WASHINGTON — United States military officials have outlined a spending request to bolster deterrence against China after the coronavirus pandemic ebbs, a sign of how national security leaders are already studying ways to shore up the country’s standing in the Asia-Pacific region once the outbreak ends.
A report from the U.S. Indo-Pacific Command, delivered to Congress last week, calls for $20.1 billion in additional spending between 2021 and 2026. The funds would be spent on new radar warning systems and cruise missiles, and would also pay for more exercises with allies, deployments of additional forces and new intelligence-sharing centers. The efforts would help improve the U.S. military’s ability to deter the People’s Liberation Army.
The request, which was first reported by Defense News, shows that many in the military believe tensions between the United States and China are likely to grow amid the pandemic. President Trump and President Xi Jinping of China cut an uneasy peace in late March, each promising to dial back accusations of who was at fault for the spread of the virus, which is believed to have originated late last year at a market in Wuhan. But U.S. intelligence officials have said they expect tensions to flare again, and China to restart its efforts to deflect blame for the virus and spread disinformation about the United States’ role in its origin.
While Congress commissioned the report from the Indo-Pacific Command before the coronavirus plunged the world economy into chaos and heightened tensions between the United States and China, current and former national security officials said the spending request was more relevant now.
China is sure to use the aftermath of the virus to try to strengthen its hold on the Pacific region, according to lawmakers. But the United States will also have an opportunity to shore up its traditional allies.
The pandemic threatens to upend the status quo around the world, particularly in Asia, where the infections began, said Senator Josh Hawley, Republican of Missouri, who has advocated increased military funding for the Pacific region.
“China understands that the global pandemic is an inflection point,” Mr. Hawley said. “They are trying to turn this to their advantage. Make no mistake, they are still pursuing their global strategic ambitions. The need for us to laser focus on China’s economic and military ambitions is going to be more urgent once we beat this pandemic, not less.”
Some members of Congress and military strategists have long argued that the Pentagon needed to fund a deterrence initiative in Asia, akin to measures in Europe after Russia annexed Crimea in 2014 and began its war with Ukraine. The European funding paid for new military exercises, the deployment of forces to the Baltic States and Poland, and upgrades to logistic facilities, like ports.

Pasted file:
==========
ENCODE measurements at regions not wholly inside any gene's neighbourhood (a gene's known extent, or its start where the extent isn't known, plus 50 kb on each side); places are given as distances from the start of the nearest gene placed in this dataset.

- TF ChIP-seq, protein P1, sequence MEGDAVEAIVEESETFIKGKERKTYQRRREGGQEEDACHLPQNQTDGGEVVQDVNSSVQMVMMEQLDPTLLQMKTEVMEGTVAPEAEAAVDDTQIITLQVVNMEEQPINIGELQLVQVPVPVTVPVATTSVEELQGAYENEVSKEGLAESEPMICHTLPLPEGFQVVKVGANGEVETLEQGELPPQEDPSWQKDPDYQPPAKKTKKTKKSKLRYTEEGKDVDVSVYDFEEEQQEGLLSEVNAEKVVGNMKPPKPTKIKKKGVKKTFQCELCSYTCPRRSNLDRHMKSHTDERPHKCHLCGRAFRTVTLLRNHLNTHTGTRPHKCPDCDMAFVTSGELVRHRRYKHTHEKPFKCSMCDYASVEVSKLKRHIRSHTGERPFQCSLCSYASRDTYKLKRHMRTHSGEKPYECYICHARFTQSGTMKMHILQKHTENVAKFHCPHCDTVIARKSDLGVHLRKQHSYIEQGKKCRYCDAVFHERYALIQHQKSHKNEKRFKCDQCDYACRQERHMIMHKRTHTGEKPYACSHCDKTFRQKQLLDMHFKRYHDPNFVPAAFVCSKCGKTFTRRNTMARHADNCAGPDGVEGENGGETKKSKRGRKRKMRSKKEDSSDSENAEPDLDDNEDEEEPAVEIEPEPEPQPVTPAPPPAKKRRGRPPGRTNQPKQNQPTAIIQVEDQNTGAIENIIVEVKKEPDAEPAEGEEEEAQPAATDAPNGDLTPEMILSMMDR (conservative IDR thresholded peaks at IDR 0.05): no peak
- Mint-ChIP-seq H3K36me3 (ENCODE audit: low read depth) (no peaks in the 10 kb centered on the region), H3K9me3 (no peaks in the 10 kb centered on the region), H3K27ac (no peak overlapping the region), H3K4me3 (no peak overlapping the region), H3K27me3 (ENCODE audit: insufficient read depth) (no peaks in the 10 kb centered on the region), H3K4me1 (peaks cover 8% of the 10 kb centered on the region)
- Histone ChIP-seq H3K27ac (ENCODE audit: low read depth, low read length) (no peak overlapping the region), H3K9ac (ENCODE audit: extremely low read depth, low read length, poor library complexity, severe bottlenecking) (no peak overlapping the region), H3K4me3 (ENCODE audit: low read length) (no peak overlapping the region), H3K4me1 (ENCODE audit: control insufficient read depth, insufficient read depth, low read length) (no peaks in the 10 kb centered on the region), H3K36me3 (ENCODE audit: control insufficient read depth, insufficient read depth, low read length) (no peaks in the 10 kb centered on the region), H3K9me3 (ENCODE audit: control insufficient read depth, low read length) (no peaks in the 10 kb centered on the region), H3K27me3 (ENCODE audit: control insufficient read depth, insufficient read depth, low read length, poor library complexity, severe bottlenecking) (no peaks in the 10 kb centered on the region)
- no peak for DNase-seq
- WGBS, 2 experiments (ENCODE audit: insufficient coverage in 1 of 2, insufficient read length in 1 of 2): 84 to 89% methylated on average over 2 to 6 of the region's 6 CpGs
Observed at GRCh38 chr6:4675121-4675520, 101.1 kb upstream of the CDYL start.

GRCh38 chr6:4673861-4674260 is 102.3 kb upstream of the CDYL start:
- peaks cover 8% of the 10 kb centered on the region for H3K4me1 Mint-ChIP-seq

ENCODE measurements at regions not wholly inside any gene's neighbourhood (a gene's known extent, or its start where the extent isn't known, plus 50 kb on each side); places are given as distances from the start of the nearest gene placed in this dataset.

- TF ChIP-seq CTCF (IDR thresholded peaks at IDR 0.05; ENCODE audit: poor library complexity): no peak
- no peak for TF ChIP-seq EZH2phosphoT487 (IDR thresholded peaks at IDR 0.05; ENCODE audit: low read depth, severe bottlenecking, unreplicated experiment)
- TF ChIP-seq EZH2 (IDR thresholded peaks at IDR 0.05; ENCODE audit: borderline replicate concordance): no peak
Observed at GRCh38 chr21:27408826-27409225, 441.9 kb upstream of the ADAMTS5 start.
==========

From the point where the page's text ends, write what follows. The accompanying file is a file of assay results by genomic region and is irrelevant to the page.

Among the projects proposed in the report is a series of new intelligence-sharing centers. While the United States has close intelligence ties with New Zealand and Australia, its partnerships with allies in Southeast Asia are more anemic. The new money would create a counterterrorism center, an Oceania fusion center and other intelligence facilities.
The spending plan also calls for the United States to build up its missile defenses in Guam and other parts of the so-called second island chain, which is farther east than the first island chain. It would fund radar installations in Hawaii, Palau and other locations to better track hypersonic missile threats.
The proposal would fund more offensive weaponry such as Navy Tomahawk missiles. Intermediate-range land-based missiles were once banned by international treaties, but the Trump administration withdrew last year from the Intermediate-Range Nuclear Forces Treaty, in part to counter a growing threat from China. The move allows the United States to defend Taiwan and other parts of the first island chain.
“In order to change the calculus of our adversary, we must deny them the ability to control the air and sea around the first island chain,” the report says. “U.S. forces must be capable of fighting in highly contested environments against technologically advanced opponents.”
Members of Congress and military strategists have argued that the threat of missiles from China has shown that the United States needs to better disperse its forces in Asia, which are largely concentrated in South Korea and Japan.
Representative Mike Gallagher, Republican of Wisconsin, said in an interview that Iran’s missile strikes on American troops at bases in Iraq show the potential vulnerability of forces fixed in a single location.
The United States needed to better defend its outposts in the Pacific, like Guam, with new radar and other military equipment, he said.
“This should provide a wake-up call for all Americans to increase defense investments in the Indo-Pacific,” Mr. Gallagher said. “Slogans that the Indo-Pacific is the Pentagon’s top priority will remain just that — slogans — until the Pentagon puts resources behind the command.”
The economic destruction from the coronavirus pandemic is likely to put pressure on the defense budget. That will make creating a new pool of funding to build up the U.S. presence in Asia all the more urgent, said Eric Sayers, a former congressional staff member and a senior adviser to the Indo-Pacific Command.
Mr. Sayers, who is now a vice president at Beacon Global Strategies, a Washington-based consultancy, has written about the need to increase short-term military spending in the Pacific given Chinese expansion and military activity in the region.
“For all the change we should expect in a post-Covid world, the shifting military balance in Asia and the concern it has created for America’s allies will endure,” Mr. Sayers said. “This funding plan for Congress represents a road map for what the nation needs to do to address these operational shortfalls in the Pacific.”